In the workaday world, Joshua Hotchkiss is a senior attorney at the law firm of Franklin D. Azar & Associates, fighting for the rights of his clients. But after work and on weekends, he has another vocation that he takes just as seriously: being the head coach of a group of third-graders playing competitive tackle football in the Arapahoe Youth League.
Hotchkiss’s Spartans have had considerable success under his guidance. The team proudly proclaims themselves the “defending Super Bowl champions,” having won their age-group division last season and made it back to the playoffs this year before being eliminated in the quarterfinals. His colleagues are puzzled when they learn that Hotchkiss spends much of his spare time teaching football fundamentals to eight- and nine-year-olds, but he is passionate about team sports and the values they can help instill in young people.
“My background is not like that of most attorneys,” he admits. “My life experiences are not the ordinary attorney track. Most attorneys think that football is a dangerous sport. I’m more worried about childhood diabetes, processed foods, and the Internet.”
Coming from what he describes as a “disadvantaged background,” Hotchkiss found purpose and confidence in team sports as a youth. “One of the things that I could find shelter in, and reward in, is football,” he says. “The harder you work, the better the results.”
A standout at linebacker, Hotchkiss became the all-time leading tackler at Western State College and a two-time Rocky Mountain Athletic Conference Defensive Player of the Year. He played for the New York Giants as a free agent and then with the Amsterdam Admirals in NFL Europe. He worked in law enforcement for the City of Arvada and Jefferson County for ten years before going to law school. A few years ago he began coaching his son John’s flag football team; when flag football was canceled as a result of the pandemic, first-grader John joined a third-grade “rookie tackle” team, a kind of hybrid version of the game for younger players, involving eight-player squads, a shortened field, and no punts. He was soon joined by some of his flag-football buddies, forming the core of the Spartan team that won the championship last season.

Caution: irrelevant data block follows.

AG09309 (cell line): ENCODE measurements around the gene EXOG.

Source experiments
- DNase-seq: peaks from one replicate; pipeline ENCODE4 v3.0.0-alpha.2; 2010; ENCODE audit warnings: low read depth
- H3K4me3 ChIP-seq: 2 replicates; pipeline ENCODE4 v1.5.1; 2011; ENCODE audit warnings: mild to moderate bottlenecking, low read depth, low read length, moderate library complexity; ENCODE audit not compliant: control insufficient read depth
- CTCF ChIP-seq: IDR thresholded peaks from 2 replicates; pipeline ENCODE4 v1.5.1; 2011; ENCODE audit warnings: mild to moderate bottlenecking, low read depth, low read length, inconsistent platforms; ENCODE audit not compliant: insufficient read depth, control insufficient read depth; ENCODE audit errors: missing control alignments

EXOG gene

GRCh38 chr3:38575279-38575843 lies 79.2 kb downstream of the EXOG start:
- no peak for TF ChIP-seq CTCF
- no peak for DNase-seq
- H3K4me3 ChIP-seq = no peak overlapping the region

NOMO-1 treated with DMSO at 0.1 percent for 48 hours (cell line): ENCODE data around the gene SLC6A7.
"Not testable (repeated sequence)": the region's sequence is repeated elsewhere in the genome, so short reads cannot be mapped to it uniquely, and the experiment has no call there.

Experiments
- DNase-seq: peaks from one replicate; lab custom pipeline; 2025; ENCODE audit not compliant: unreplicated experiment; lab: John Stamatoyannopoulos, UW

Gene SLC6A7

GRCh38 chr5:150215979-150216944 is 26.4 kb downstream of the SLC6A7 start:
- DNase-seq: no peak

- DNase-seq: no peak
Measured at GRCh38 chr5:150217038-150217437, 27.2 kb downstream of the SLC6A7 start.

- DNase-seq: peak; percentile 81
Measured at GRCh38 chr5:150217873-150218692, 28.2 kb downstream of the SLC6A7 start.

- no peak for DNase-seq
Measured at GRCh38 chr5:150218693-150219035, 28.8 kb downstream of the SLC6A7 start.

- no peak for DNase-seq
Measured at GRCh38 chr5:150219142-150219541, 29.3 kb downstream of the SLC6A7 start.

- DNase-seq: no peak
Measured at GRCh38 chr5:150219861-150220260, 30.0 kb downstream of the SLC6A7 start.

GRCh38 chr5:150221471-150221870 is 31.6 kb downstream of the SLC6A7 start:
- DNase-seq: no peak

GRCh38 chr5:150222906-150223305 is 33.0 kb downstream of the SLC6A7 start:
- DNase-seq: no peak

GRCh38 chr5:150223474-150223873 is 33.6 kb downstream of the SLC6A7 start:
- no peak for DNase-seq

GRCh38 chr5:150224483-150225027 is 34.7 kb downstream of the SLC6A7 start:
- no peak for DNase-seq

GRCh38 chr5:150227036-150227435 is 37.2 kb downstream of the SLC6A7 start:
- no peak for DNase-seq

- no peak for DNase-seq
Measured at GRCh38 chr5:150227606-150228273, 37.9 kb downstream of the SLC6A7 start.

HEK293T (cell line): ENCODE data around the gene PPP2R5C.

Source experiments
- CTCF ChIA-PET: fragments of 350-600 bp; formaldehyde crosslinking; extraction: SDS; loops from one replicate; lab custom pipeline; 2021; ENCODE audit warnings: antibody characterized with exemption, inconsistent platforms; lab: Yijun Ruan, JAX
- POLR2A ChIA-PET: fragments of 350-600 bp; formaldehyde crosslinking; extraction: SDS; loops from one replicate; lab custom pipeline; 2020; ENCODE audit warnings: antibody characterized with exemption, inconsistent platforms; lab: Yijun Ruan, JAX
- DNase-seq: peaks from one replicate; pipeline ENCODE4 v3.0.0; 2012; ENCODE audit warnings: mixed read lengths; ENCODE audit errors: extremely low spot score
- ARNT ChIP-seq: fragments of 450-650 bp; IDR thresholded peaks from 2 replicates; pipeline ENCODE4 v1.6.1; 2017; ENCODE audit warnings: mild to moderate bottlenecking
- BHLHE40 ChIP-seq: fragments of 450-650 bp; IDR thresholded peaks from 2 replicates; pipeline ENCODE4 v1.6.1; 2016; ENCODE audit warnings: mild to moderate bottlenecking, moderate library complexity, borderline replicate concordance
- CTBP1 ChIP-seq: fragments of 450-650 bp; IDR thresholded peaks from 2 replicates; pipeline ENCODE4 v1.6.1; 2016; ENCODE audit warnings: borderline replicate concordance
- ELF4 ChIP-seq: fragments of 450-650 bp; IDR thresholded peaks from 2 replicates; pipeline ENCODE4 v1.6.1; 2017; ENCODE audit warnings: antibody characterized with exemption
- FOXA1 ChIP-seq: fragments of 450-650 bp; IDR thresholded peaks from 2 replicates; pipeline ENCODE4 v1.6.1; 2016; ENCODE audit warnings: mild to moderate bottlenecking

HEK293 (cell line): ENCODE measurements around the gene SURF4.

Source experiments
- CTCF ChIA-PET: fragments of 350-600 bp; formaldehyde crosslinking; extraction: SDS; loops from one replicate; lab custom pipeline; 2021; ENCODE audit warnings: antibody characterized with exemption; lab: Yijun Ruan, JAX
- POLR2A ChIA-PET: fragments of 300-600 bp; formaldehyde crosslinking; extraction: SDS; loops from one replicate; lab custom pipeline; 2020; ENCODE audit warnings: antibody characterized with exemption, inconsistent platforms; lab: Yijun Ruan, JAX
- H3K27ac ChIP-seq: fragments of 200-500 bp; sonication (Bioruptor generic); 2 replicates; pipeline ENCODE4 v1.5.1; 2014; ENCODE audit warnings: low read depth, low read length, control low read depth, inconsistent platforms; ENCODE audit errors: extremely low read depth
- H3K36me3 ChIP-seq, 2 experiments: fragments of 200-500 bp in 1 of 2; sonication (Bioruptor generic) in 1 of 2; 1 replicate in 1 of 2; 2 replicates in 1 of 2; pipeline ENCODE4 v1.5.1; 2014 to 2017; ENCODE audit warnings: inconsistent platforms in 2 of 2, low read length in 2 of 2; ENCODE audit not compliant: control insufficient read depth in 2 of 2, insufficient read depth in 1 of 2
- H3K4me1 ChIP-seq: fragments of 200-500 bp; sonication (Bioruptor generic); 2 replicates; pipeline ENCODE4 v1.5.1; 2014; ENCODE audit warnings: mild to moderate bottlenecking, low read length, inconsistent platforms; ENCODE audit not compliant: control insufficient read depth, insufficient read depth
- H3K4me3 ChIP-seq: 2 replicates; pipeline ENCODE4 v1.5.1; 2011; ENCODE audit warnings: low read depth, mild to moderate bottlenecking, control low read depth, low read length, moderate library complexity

Hotchkiss says his group comes from diverse home lives, some more challenging than others, but have bonded together through teamwork. They may seem undersized compared to many other teams in their age group, but they also exhibit incredible discipline, executing complicated shifts designed to confuse their larger opponents.
“We don’t have the horses to line up and shove it down your throat,” Hotchkiss concedes. “But we are a very disciplined little group. Kids may begrudge discipline, but at the end of the day, they love it. I tell the parents that the number one thing we do is develop young men.”
Winning has a place in the agenda he pushes, the coach says, but it’s part of a larger process: “Without question, we want to win. Winning does a lot of things. It builds confidence, it’s a reward that makes the horrible drudgery of practice pay off. But you win games Tuesday and Friday at practice, and then you collect on Saturday. Part of the winning is you don’t do anything for yourself. It’s not about you, it’s about the guy next to you. It’s about the team. Winning is part of the process; it’s not win at all costs.”
The team had a couple losses early this year that Hotchkiss regards as instructive. “We were so worried about winning that we forgot what gets you there,” he says. “It was a good lesson for us.”
The Spartans play hard. Coach Hotchkiss tells them, “Don’t be denied.” He tells them they are made of iron. He tells them they are the bump in the night that other teams have to watch out for. The words take hold, building strong contenders, confident athletes. But events on the field help to remind him that his team is made up of kids, “the coolest eight-year-olds ever.” Like the time his son — known to his teammates as “The Mailman,” because he routinely delivers — came to him with an urgent question in the middle of a frantic game.
“Dad,” his son said. “Are penguins mean?”